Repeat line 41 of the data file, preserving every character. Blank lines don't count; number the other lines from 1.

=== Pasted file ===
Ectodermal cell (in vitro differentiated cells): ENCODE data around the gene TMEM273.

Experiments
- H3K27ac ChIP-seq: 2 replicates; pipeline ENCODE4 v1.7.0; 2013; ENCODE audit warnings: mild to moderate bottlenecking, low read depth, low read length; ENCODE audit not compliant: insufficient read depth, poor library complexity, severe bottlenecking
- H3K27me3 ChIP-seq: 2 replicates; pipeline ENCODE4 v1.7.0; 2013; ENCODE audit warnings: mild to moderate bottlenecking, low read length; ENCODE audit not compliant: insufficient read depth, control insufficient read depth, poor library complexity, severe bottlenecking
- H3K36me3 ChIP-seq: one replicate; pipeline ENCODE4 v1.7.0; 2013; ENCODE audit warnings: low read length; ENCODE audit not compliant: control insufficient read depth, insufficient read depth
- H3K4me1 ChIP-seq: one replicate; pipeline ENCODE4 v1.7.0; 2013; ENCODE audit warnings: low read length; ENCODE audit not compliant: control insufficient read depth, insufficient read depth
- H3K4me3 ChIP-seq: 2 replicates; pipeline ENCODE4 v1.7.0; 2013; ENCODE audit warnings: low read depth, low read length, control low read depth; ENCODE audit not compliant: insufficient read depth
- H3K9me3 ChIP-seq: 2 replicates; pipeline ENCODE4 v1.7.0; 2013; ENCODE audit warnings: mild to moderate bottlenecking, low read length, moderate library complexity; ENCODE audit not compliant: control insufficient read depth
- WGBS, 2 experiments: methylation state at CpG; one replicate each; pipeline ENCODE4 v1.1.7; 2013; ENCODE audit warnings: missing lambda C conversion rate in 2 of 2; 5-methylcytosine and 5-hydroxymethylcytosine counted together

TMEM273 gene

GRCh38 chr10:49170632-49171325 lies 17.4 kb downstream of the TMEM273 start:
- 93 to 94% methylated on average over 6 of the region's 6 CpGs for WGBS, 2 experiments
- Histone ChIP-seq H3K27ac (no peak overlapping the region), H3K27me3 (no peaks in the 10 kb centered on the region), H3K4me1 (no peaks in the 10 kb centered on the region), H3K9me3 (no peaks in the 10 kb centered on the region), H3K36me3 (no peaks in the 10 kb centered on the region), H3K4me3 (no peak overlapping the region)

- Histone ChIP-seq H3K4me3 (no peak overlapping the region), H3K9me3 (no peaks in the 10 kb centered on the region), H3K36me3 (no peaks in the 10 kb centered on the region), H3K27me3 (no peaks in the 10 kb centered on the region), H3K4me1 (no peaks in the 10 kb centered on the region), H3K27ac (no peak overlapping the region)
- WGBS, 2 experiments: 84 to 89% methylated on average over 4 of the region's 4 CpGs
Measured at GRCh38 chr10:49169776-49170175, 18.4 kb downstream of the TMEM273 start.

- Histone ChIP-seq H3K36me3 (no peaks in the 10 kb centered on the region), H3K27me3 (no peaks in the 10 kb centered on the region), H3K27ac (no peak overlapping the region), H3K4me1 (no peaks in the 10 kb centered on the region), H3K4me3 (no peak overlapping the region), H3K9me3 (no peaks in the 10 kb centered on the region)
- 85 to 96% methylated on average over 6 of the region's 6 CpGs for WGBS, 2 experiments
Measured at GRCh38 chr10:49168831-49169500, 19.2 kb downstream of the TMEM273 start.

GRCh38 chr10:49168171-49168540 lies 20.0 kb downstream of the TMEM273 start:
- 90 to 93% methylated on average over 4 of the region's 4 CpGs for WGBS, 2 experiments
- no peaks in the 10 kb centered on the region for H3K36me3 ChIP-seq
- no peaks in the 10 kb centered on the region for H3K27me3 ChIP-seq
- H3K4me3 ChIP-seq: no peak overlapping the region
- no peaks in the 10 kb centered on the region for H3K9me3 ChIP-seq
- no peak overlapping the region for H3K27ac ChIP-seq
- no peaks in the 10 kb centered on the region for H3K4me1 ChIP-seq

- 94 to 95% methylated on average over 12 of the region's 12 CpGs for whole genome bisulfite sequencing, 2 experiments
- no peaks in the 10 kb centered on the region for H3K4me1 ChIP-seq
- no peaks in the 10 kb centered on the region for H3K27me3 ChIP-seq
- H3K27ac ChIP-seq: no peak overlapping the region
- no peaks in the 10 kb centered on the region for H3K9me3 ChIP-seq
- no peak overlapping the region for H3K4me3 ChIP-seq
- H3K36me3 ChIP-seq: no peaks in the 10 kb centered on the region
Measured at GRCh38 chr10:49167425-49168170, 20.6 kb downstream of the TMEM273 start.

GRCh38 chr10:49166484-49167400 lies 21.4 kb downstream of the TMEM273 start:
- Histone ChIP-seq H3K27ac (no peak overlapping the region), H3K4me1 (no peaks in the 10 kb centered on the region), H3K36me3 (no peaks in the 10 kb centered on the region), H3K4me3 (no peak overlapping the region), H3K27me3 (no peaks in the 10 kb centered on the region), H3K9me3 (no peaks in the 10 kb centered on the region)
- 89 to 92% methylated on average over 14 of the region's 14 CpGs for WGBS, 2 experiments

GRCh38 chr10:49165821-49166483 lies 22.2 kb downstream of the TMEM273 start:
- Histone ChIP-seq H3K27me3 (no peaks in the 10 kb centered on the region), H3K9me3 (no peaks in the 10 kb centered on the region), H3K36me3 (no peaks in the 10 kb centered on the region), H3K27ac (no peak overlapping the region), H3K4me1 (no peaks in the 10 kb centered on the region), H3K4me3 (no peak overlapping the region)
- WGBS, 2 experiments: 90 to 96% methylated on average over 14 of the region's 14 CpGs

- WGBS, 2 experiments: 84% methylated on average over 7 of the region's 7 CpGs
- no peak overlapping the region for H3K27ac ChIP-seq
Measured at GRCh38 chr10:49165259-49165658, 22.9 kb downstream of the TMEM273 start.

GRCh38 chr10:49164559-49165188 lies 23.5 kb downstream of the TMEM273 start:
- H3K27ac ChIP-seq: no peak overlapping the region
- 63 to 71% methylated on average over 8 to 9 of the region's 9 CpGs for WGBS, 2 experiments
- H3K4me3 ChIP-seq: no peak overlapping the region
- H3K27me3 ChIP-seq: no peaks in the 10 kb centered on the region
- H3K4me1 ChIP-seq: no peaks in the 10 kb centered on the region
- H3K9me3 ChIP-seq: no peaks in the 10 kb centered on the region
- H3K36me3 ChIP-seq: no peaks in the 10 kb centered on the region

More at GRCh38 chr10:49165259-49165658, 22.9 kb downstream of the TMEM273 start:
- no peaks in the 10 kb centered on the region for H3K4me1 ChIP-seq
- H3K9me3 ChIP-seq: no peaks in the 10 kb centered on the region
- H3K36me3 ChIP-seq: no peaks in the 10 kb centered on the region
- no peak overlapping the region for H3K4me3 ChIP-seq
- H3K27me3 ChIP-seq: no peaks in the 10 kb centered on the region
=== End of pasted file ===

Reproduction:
- WGBS, 2 experiments: 90 to 96% methylated on average over 14 of the region's 14 CpGs